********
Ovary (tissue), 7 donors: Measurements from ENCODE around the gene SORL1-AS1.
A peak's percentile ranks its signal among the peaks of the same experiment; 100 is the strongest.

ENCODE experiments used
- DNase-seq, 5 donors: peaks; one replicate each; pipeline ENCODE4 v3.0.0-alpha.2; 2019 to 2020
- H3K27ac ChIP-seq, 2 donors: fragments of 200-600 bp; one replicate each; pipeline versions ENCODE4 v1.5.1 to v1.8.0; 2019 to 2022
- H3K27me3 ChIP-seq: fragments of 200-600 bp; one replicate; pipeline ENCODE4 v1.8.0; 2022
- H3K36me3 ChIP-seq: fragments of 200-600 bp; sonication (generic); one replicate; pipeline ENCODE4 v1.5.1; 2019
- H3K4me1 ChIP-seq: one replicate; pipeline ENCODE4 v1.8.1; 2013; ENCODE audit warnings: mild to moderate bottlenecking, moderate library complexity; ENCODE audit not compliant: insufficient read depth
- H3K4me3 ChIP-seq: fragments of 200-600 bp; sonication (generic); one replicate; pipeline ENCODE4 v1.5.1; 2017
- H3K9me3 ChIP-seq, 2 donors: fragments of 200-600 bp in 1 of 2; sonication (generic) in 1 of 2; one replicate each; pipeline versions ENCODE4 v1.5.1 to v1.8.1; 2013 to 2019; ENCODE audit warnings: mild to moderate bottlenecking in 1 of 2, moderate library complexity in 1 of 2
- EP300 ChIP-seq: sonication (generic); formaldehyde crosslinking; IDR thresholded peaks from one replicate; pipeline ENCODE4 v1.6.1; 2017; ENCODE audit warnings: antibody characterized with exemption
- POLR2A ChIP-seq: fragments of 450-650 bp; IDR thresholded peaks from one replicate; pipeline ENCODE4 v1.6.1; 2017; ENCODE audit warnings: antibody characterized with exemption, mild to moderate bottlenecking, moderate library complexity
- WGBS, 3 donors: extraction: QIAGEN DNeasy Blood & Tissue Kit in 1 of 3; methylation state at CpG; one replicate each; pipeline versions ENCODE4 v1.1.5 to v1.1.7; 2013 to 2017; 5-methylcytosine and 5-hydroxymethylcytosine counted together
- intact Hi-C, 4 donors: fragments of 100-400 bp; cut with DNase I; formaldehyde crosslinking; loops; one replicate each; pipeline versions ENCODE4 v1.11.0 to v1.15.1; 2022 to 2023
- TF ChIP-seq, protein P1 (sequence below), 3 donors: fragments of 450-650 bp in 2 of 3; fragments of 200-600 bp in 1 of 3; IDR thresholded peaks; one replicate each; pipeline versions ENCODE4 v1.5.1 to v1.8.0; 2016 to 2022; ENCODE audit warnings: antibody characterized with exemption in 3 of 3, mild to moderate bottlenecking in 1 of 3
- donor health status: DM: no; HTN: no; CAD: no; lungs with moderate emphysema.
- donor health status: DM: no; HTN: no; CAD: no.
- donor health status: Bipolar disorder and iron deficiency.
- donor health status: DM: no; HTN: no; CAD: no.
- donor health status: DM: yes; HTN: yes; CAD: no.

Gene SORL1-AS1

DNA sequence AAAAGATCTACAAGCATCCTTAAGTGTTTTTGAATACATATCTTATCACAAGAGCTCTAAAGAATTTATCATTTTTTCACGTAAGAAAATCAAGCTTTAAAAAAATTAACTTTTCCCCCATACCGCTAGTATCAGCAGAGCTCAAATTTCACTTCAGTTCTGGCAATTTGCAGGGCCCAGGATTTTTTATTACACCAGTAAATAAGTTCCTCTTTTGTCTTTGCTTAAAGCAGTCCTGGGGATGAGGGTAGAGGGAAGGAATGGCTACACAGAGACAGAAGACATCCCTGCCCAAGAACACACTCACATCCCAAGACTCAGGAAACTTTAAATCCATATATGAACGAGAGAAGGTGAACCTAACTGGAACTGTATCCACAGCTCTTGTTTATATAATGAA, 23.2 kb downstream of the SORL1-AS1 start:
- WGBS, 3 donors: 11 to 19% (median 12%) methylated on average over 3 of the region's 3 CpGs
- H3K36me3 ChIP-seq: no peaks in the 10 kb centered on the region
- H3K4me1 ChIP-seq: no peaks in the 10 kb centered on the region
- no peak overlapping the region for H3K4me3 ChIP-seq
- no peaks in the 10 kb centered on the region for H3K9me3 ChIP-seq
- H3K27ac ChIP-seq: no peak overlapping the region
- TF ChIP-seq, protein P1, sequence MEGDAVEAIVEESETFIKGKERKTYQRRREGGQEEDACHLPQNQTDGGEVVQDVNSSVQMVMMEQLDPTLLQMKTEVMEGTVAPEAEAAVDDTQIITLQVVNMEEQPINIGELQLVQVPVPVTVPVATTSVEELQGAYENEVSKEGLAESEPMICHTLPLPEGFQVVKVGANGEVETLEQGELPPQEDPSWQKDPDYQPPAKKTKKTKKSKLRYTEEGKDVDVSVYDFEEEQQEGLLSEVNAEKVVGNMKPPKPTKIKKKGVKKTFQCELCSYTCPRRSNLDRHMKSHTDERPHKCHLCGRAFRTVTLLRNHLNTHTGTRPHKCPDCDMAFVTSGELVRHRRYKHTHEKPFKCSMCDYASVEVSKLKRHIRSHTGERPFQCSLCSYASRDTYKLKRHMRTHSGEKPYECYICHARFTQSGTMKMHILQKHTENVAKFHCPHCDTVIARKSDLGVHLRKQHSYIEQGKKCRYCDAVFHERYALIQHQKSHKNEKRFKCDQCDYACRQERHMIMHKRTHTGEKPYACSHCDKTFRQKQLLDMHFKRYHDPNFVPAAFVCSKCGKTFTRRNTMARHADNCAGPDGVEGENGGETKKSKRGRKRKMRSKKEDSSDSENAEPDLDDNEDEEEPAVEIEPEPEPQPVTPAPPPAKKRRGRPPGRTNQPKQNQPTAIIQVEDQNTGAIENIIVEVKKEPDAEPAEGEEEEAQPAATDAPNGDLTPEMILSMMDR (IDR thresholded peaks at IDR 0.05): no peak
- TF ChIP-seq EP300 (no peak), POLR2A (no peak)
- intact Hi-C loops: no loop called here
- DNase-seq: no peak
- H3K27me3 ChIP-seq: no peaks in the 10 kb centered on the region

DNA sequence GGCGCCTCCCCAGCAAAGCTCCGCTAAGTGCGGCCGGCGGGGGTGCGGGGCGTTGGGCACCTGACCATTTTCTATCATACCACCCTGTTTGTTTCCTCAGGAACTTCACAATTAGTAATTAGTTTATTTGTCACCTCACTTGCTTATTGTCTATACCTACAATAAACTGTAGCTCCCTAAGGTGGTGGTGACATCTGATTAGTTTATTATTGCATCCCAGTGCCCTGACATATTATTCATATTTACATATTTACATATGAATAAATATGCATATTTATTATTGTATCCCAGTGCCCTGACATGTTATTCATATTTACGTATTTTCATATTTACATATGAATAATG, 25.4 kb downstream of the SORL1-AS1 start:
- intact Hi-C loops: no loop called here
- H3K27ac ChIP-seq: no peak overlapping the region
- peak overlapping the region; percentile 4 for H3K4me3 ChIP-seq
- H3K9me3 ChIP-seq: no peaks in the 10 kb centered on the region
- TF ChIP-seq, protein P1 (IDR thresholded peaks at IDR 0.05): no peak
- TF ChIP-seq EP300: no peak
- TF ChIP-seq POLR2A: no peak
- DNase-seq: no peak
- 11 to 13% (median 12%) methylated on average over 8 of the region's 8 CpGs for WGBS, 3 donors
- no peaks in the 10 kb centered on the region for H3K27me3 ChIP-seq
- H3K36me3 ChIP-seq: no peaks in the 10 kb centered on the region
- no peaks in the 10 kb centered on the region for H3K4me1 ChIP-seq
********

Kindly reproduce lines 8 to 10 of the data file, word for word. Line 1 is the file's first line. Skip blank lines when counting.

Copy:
- H3K4me1 ChIP-seq: one replicate; pipeline ENCODE4 v1.8.1; 2013; ENCODE audit warnings: mild to moderate bottlenecking, moderate library complexity; ENCODE audit not compliant: insufficient read depth
- H3K4me3 ChIP-seq: fragments of 200-600 bp; sonication (generic); one replicate; pipeline ENCODE4 v1.5.1; 2017
- H3K9me3 ChIP-seq, 2 donors: fragments of 200-600 bp in 1 of 2; sonication (generic) in 1 of 2; one replicate each; pipeline versions ENCODE4 v1.5.1 to v1.8.1; 2013 to 2019; ENCODE audit warnings: mild to moderate bottlenecking in 1 of 2, moderate library complexity in 1 of 2